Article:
New Jersey’s A R I Z O N A was many more times as powerful when I was positioned in front of the Coachella stage in person than when I had caught the quartet on Weekend 1 via the YouTube live-stream. One of the most exciting discoveries I’ve made courtesy of Coachella 2019, the band tore it up across 40 minutes; lead singer Zachary Charles, guitarist Nate Esquite and keyboardist David Labuguen (assisted by a touring drummer) were on fire throughout. So many highlights: the anthemic “Find Someone,” R& B/pop brew “Electric Touch” and blistering “Let Me Touch Your Fire,” the latter which included Esquite was smashing one of his guitars on the stage. The finale was a beautiful take on “Cross My Mind,” one of the single best moments at Weekend 2 of Coachella 2019.
Los Angeles’ The Interrupters brought a fun-filled mix of ska and punk rock to their 45-minute outing on the Outdoor Theatre stage. Capturing the spirit of the weekend was the hard-edged “Take Back the Power,” with lead singer Aimee Interrupter noting the song is both a song of protest and a call for unity. The band also tore through great songs like “Title Holder,” “Gave You Everything,” “Family” and set-ending “She’s Kerosene.”
Vancouver, Canada-based duo Bob Moses (featuring Tom Howie and Jimmy Vallance) conjured up a mix of dream pop, electronica, and alternative music during an immersive appearance on the Outdoor Theatre stage. The swirling intro “Heaven Only Knows,” alt-rock dance groove that played out via “Talk,” textured “Like It or Not” and dance-heavy “Enough to Believe” were among the tracks that hit the mark.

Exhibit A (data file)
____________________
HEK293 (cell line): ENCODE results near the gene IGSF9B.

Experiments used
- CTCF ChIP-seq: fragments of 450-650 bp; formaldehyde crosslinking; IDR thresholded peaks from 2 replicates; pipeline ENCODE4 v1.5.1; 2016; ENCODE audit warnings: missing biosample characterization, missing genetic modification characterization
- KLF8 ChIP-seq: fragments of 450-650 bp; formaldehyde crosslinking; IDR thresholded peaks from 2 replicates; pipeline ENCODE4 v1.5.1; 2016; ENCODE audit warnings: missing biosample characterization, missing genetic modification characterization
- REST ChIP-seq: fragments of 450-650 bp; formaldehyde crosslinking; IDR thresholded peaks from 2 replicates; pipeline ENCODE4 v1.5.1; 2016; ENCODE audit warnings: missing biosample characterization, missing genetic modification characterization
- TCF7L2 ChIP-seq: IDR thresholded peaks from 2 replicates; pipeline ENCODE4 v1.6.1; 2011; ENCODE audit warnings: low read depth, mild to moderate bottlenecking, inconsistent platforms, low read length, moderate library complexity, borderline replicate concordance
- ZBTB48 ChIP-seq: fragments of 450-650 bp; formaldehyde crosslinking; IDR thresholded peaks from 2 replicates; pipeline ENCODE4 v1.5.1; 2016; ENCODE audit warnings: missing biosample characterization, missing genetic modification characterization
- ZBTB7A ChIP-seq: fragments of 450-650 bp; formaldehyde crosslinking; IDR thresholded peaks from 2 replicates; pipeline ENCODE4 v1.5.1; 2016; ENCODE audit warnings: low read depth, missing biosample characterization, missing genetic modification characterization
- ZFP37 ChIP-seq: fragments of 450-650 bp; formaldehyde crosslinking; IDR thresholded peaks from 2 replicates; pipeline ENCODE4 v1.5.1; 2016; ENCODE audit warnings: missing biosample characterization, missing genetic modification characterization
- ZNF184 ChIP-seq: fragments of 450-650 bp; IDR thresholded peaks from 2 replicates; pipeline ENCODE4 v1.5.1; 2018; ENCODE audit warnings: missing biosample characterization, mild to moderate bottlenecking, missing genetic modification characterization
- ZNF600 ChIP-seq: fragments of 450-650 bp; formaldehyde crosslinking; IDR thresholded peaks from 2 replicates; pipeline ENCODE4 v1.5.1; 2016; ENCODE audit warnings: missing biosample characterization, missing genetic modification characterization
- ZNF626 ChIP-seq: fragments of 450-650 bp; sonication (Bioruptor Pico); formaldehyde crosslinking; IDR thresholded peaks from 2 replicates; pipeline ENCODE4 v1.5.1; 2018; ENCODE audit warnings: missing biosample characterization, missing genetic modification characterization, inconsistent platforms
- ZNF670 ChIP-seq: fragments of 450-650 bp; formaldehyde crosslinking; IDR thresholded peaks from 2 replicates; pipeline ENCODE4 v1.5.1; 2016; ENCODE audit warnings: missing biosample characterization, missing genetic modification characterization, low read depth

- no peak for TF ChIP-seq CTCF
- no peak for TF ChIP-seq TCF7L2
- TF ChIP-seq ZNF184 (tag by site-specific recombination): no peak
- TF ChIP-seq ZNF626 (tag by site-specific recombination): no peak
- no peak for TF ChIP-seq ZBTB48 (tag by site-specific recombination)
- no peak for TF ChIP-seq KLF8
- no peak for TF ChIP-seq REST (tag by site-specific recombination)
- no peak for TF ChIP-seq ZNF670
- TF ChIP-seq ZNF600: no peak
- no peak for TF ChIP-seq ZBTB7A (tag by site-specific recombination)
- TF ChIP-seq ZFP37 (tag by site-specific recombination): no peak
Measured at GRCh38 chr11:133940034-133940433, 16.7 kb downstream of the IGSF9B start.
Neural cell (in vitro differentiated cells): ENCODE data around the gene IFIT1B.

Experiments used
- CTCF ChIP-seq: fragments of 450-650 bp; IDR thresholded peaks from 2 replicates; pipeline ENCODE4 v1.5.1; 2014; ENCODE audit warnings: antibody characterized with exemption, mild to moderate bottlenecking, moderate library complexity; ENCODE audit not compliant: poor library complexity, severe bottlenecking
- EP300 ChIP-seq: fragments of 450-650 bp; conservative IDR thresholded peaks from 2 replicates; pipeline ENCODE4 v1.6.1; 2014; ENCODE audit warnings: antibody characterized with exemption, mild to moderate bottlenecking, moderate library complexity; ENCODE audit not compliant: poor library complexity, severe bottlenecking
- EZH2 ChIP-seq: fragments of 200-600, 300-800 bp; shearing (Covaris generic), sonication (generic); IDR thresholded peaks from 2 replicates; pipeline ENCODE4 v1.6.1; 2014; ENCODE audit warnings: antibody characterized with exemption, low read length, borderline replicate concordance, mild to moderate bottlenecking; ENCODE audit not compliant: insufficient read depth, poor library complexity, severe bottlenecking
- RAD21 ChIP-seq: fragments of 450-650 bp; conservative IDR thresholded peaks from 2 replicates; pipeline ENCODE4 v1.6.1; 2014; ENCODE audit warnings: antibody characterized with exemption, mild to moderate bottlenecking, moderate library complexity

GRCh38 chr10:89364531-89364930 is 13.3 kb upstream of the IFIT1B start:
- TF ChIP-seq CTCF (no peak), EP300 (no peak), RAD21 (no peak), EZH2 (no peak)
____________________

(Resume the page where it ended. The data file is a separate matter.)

Weezer mixed things up a bit when performing Weekend 2. While the Los Angeles rockers had played with several guests the previous week (including the two members of Tears for Fears), singer-guitarist Rivers Cuomo, drummer Patrick Wilson, bassist Scott Shriner, and guitarist-keyboardist Brian Bell used this turn to handle things on their own. The results and new track listing pleased the massive crowd. After offering up an a Capella vocals-only version of “Buddy Holly,” the band then went on to offer the classic version of that 1994 hit via a full-on electric take. The band’s setlist featured a bunch of great Weezer classics (“Hash Pipe,” “Undone-The Sweater Song,” “Island in the Sun,” etc.) as well as outstanding covers of some of the tracks of the band’s 2019 “Teal Album.” Takes on the Turtles’ “Happy Together” (with so many fans singing along) and Toto’s “Africa” were especially memorable.